Kelp, Spacecraft, and You

OK, folks, time for some more KEEEELP FROOOOM SPAAAAAACE!!! And an opportunity for you to do some science of your very own!

As you know, I’m super into kelp. Just a wee bit. And one of my great passions is trying to understand how kelp around the planet has changed over time. With things like climate change, fishing-related urchin outbreaks, and the strangeness of sea cucumbers (long story), there are a lot of things that can impact this badass brown group of algae (Laiminariales!!!). To learn what’s going on, divers can only do so much. I mean, how much kelp can you count on one tank of air? And how many times can you go back to the same place over and over again. Ever few weeks. For decades. Yeah, it’s a problem.

But Giant Kelp and Citizen Science is the answer.

For the past three years, I’ve helped to steer an awesome citizen science project called Floating Forests. It’s part of a collaboration between some kickass scientists like Kyle Cavanaugh, Alison Haupt, Tom Bell, and others along with Zooniverse, an amazing online citizen science organization. Way back, they built us an amazing citizen science platform that lets citizen scientists take a gander at a photo sliced up from the Landsat series of satellites, and ask people to circle any kelp they saw.

I want to go to there…and get in the water… and dive dive dive!

The project thus far has been a rousing success, with almost 700K images classified Given that we show each image to 15 people if any of the first 4 note kelp, this means almost 3 million classifications!

But now it’s time for a new dawn. Zooniverse has grown and reformed it’s platform into the Voltron of Citizen Science – a modular platform anyone can use – and so we’ve moved our project on over. More than that, we’ve taken all of the collective feedback of our users and completely redesigned how we process images.

We’ll form the head! And, let’s face it, vehicle Voltron was always cooler, because some of it was designed for ocean exploration.

We’re starting off asking y’all to take a gander at the lush forests of the Falkland Islands, somewhere that scant little has been done. We’re also launching mini-challenges along the way, such as asking folk to tag images that are #sokelpy with the month they were photographed so we can build a qualitative understanding of kelp seasonality in these remote islands. We’ve also begun to release data for those who want to get really into it and play around with it – and talk about what you see in the forums!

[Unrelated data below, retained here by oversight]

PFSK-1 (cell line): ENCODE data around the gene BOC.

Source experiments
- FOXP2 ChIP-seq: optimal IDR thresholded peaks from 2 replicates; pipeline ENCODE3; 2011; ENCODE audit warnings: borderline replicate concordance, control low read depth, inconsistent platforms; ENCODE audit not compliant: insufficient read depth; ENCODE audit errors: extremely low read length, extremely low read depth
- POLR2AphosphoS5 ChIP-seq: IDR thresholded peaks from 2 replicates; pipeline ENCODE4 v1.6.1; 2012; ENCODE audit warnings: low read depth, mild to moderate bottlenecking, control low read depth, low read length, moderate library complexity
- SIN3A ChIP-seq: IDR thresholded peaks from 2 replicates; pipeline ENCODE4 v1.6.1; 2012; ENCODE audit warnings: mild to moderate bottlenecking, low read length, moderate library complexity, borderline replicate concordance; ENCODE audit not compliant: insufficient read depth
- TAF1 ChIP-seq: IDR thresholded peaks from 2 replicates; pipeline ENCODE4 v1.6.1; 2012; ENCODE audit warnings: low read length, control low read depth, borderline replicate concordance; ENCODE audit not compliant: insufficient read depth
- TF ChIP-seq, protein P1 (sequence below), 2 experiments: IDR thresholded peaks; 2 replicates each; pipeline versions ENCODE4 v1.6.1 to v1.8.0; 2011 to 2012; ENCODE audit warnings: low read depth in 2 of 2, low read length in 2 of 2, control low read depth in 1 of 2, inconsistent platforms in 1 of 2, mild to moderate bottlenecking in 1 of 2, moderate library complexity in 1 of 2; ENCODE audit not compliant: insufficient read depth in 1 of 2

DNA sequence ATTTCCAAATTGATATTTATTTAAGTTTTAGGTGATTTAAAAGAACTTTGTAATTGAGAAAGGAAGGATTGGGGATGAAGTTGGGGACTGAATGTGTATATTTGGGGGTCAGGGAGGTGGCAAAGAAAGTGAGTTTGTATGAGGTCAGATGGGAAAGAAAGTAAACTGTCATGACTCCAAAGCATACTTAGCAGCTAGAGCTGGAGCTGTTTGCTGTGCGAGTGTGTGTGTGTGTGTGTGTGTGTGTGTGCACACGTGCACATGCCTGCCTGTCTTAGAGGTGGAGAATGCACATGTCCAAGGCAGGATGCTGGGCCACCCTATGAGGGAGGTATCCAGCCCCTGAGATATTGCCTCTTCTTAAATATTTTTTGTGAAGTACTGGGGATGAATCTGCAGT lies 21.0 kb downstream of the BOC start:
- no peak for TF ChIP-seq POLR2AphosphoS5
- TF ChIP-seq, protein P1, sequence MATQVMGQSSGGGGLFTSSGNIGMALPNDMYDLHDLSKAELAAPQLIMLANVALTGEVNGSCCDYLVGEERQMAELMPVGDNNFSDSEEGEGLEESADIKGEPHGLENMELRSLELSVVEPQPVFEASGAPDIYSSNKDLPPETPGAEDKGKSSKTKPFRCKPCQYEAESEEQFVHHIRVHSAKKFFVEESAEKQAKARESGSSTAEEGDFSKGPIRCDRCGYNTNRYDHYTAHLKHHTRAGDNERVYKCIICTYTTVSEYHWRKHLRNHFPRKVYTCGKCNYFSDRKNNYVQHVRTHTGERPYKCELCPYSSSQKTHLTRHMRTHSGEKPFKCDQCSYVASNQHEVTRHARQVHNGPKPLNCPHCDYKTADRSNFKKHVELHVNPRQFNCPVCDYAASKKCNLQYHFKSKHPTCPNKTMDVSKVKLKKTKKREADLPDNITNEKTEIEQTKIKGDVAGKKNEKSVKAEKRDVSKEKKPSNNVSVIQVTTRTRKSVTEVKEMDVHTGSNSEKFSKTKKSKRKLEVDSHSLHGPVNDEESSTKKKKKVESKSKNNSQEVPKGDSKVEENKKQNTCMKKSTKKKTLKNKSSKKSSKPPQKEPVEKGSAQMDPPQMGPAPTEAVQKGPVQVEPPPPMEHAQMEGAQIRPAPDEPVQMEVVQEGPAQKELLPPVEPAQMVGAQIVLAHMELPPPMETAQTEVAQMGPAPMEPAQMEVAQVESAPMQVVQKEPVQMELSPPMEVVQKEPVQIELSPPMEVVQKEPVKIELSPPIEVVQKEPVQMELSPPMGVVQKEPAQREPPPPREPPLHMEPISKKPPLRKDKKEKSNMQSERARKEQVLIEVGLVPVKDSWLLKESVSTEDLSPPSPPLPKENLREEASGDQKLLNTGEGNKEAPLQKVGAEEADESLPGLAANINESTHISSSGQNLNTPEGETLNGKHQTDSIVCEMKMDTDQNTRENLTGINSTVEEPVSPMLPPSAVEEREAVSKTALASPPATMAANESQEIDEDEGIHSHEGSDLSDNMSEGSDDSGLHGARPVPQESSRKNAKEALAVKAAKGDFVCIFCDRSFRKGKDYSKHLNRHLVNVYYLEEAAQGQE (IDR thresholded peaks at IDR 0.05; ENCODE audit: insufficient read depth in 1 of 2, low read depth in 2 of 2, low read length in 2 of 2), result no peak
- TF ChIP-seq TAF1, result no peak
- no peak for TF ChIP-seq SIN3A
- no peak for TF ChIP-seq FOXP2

Beautiful data!

So, deeplings, if you want to become an armchair kelp forest scientist, the time is now!

(And n.b. I might post here about this more in the future – but also feel free to see our blog)

Jarrett Byrnes (21 Posts)

Jarrett Byrnes is an Assistant Professor of Biology at the University of Massachusetts, Boston where he studies kelp forests and salt marshes. He earned his Ph.D. at UC Davis working at the Bodega Marine Lab studying the consequences of losing predator diversity in the sea. He loves cooking, and recommends trying to make bacon dashi: put two rinced pieces of kelp (~6") in 8 cups water. Heat to a boil and turn off. Steep for 10-15 min (depending on how kelpy you like it). Remove kelp, add 3/4 lb smoky bacon. Simmer 30 minutes. Add mirin, soy sauce, sake as needed for flavor. Let cool and refrigerate. Skim off fat. Now you have an amazing base to cook fingerling potatoes and clams in. Top with chopped crispy bacon and green onions (or pureed with oil). And for, well, everything else. (Adapted from the Momofuku recipe)

2 Replies to “Kelp, Spacecraft, and You”

  1. Also adding – the tree kelp coverage might be harder to see than the Macrocystis as it doesn’t tend to go all the way to the surface. But I think it is visible in the Google Maps data anyway. For instance most of Dyke Bay on the SW end of Carcass Island is covered in Tree Kelp. You can see the difference between the Macrocystis and Tree kelp by looking at Beechams Island in that bay. It’s Macrocystis right around the island but the darker areas where the kelp isn’t visible on the surface is mostly tree kelp.

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